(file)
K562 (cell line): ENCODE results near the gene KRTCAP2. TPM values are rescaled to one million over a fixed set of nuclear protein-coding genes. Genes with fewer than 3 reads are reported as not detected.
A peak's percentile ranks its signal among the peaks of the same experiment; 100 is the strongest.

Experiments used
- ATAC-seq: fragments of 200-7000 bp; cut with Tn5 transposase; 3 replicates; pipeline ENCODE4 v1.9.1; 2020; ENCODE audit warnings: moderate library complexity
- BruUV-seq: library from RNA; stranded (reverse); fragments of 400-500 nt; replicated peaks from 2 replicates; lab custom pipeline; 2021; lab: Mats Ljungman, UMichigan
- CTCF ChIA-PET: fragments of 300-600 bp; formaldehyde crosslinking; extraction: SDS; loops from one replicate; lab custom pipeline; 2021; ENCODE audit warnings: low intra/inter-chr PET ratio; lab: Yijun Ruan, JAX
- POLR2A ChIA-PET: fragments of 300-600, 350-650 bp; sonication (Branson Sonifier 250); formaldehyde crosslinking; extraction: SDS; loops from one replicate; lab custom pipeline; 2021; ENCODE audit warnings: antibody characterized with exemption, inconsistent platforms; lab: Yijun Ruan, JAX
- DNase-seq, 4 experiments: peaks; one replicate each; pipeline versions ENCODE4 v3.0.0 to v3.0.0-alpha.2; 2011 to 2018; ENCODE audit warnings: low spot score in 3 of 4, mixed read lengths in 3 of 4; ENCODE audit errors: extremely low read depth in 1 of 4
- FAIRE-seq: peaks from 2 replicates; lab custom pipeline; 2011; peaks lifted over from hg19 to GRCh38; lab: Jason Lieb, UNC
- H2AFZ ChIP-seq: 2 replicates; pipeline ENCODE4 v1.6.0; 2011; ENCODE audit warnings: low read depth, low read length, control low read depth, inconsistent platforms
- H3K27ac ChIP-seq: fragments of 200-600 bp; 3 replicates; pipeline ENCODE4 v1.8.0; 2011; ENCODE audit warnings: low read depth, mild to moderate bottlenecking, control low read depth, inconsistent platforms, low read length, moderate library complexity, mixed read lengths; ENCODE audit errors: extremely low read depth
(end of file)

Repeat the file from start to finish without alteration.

K562 (cell line): ENCODE results near the gene KRTCAP2. TPM values are rescaled to one million over a fixed set of nuclear protein-coding genes. Genes with fewer than 3 reads are reported as not detected.
A peak's percentile ranks its signal among the peaks of the same experiment; 100 is the strongest.

Experiments used
- ATAC-seq: fragments of 200-7000 bp; cut with Tn5 transposase; 3 replicates; pipeline ENCODE4 v1.9.1; 2020; ENCODE audit warnings: moderate library complexity
- BruUV-seq: library from RNA; stranded (reverse); fragments of 400-500 nt; replicated peaks from 2 replicates; lab custom pipeline; 2021; lab: Mats Ljungman, UMichigan
- CTCF ChIA-PET: fragments of 300-600 bp; formaldehyde crosslinking; extraction: SDS; loops from one replicate; lab custom pipeline; 2021; ENCODE audit warnings: low intra/inter-chr PET ratio; lab: Yijun Ruan, JAX
- POLR2A ChIA-PET: fragments of 300-600, 350-650 bp; sonication (Branson Sonifier 250); formaldehyde crosslinking; extraction: SDS; loops from one replicate; lab custom pipeline; 2021; ENCODE audit warnings: antibody characterized with exemption, inconsistent platforms; lab: Yijun Ruan, JAX
- DNase-seq, 4 experiments: peaks; one replicate each; pipeline versions ENCODE4 v3.0.0 to v3.0.0-alpha.2; 2011 to 2018; ENCODE audit warnings: low spot score in 3 of 4, mixed read lengths in 3 of 4; ENCODE audit errors: extremely low read depth in 1 of 4
- FAIRE-seq: peaks from 2 replicates; lab custom pipeline; 2011; peaks lifted over from hg19 to GRCh38; lab: Jason Lieb, UNC
- H2AFZ ChIP-seq: 2 replicates; pipeline ENCODE4 v1.6.0; 2011; ENCODE audit warnings: low read depth, low read length, control low read depth, inconsistent platforms
- H3K27ac ChIP-seq: fragments of 200-600 bp; 3 replicates; pipeline ENCODE4 v1.8.0; 2011; ENCODE audit warnings: low read depth, mild to moderate bottlenecking, control low read depth, inconsistent platforms, low read length, moderate library complexity, mixed read lengths; ENCODE audit errors: extremely low read depth